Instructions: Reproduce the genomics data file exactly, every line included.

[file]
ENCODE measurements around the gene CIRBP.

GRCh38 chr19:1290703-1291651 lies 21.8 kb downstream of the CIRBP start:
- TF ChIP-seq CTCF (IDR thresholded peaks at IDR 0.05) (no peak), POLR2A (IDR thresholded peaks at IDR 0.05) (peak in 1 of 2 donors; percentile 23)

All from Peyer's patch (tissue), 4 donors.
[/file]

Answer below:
ENCODE measurements around the gene CIRBP.

GRCh38 chr19:1290703-1291651 lies 21.8 kb downstream of the CIRBP start:
- TF ChIP-seq CTCF (IDR thresholded peaks at IDR 0.05) (no peak), POLR2A (IDR thresholded peaks at IDR 0.05) (peak in 1 of 2 donors; percentile 23)

All from Peyer's patch (tissue), 4 donors.